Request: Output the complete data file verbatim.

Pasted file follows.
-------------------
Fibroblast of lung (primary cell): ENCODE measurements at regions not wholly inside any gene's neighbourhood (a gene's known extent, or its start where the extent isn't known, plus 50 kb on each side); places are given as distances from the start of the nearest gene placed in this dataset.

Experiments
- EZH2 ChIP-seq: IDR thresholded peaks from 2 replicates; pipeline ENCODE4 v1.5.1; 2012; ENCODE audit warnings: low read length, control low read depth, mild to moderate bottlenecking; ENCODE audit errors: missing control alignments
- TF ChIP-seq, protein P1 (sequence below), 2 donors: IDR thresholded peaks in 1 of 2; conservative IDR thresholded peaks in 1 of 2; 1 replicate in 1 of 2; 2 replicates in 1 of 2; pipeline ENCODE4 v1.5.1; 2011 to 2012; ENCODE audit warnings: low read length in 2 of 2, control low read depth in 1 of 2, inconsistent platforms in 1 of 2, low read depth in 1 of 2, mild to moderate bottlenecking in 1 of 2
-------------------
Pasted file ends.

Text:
Fibroblast of lung (primary cell): ENCODE measurements at regions not wholly inside any gene's neighbourhood (a gene's known extent, or its start where the extent isn't known, plus 50 kb on each side); places are given as distances from the start of the nearest gene placed in this dataset.

Experiments
- EZH2 ChIP-seq: IDR thresholded peaks from 2 replicates; pipeline ENCODE4 v1.5.1; 2012; ENCODE audit warnings: low read length, control low read depth, mild to moderate bottlenecking; ENCODE audit errors: missing control alignments
- TF ChIP-seq, protein P1 (sequence below), 2 donors: IDR thresholded peaks in 1 of 2; conservative IDR thresholded peaks in 1 of 2; 1 replicate in 1 of 2; 2 replicates in 1 of 2; pipeline ENCODE4 v1.5.1; 2011 to 2012; ENCODE audit warnings: low read length in 2 of 2, control low read depth in 1 of 2, inconsistent platforms in 1 of 2, low read depth in 1 of 2, mild to moderate bottlenecking in 1 of 2